Although wild prey such as blackbuck, chinkara are important for the wolves, their landscapes are also home to dense populations of sheep and goats which also form important proportion of wolf diet, as much as 50% in many cases. This also implies that local herders face losses to wolf depredation and are known to destroy wolf dens.
Very little is known about their interactions with humans in the human use landscapes in India. To a large extent the focus of eco-logical studies on interaction has been on the “conflict” aspect.

References:
  1. www.wolf.org

  2. Agarwala, M., Satish Kumar, Treves, A. and L. Naughton-Treves. 2010. Paying for wolves in Solapur, India and Wisconsin, USA: Comparing compensation rules and practice to understand the goals and politics of wolf conservation. Biological Conservation 143: 2945–2955.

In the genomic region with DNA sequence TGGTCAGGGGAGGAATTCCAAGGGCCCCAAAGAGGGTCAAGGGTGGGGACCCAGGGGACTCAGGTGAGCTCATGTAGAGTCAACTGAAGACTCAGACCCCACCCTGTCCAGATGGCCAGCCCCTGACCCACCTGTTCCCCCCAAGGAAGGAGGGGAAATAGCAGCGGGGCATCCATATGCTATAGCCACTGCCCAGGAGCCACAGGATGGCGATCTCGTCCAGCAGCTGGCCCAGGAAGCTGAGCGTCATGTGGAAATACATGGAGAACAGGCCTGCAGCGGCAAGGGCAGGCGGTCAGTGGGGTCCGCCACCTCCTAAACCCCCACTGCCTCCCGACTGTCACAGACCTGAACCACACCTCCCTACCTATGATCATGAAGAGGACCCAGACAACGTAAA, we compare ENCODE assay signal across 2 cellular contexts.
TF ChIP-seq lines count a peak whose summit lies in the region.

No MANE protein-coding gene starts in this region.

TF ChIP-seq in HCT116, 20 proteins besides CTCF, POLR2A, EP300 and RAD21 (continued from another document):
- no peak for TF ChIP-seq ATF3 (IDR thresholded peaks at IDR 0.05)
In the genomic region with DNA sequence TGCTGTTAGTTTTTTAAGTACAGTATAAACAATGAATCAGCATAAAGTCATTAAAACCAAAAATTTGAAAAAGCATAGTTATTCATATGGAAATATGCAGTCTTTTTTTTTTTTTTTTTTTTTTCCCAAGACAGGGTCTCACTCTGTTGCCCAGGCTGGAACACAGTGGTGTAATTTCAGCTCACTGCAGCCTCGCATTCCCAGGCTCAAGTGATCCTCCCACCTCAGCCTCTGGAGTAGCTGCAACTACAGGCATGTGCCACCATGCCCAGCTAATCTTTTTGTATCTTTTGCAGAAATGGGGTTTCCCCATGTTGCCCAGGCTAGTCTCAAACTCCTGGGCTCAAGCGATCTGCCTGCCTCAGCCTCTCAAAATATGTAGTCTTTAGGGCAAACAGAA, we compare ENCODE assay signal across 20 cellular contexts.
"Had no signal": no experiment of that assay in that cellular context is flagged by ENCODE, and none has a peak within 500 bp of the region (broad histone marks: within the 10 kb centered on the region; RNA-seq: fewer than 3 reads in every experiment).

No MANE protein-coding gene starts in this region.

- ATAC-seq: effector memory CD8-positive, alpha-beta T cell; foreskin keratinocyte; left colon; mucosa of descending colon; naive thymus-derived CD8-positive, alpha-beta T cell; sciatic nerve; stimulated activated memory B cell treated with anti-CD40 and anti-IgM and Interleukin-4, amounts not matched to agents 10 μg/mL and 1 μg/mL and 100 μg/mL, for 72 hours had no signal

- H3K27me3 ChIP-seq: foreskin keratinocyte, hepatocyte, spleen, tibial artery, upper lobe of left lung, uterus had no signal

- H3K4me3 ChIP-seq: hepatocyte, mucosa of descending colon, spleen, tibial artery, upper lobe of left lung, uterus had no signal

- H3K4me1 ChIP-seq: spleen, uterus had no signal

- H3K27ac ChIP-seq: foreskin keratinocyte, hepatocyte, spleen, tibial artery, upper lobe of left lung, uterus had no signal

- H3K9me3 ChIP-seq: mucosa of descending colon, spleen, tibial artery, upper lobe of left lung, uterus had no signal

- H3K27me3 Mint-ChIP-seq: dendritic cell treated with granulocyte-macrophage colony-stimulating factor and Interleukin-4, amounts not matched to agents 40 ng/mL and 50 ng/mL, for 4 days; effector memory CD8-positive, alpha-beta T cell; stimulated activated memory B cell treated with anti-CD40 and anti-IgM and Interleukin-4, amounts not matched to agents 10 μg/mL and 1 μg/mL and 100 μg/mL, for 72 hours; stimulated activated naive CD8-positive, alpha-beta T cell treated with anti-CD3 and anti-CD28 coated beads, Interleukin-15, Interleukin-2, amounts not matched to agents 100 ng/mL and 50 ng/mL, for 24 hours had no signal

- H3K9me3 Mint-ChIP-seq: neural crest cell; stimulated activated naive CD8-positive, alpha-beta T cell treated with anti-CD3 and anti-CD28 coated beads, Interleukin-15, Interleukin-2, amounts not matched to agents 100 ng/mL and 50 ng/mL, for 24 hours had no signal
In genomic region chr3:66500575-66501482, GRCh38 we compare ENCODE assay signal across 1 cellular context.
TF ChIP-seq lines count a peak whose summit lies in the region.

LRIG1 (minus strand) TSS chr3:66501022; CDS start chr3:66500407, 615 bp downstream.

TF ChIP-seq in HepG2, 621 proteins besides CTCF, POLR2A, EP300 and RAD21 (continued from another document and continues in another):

3. Habib, B. 2007. Ecology of Indian Wolf (Canis lupus pallipes Sykes, 1831) and modeling its potential habitat in the Great Indian Bustard Sanctuary, Maharashtra, India. Aligarh Muslim University.

  4. Jethva, B.D. and Y.V. Jhala. 2004. Foraging ecology, economics and conservation of Indian wolves in the Bhal region of Gujarat, Western India. Biological Conservation 116: 351–357.

  5. Jhala, Y.V. & Giles, J.R. (1991). The status and conservation of the wolf in Gujarat and Rajasthan, India. Conserv. Biol. 5, 476–483.

  6. Jhala, Y.V. (2003). Status, ecology and conservation of the Indian wolf Canis lupus pallipes sykes. J. Bombay Nat. Hist. Soc. 100: 293–307.

  7. Jhala, Y.V. and D. K. Sharma. 2004. The Ancient Wolves of India. International Wolf.

  8. Musiani, M. and P.C. Paquet. 2004. The Practices of Wolf Persecution, Protection, and Restoration in Canada and the United States. BioScience 51.

  9. Sharma, D.K., Maldonado, J.E., Jhala, Y.V. and R.C. Fleischer.2004. Ancient wolf lineages in India. Proceedings of the Royal Society B. Biology Letters 271: S1–S4.

  10. Singh, M. and H. N. Kumara. 2006. Distribution, status and conservation of Indian gray wolf (Canis lupus pallipes) in Karnataka, India Journal of Zoology 270: 164–169.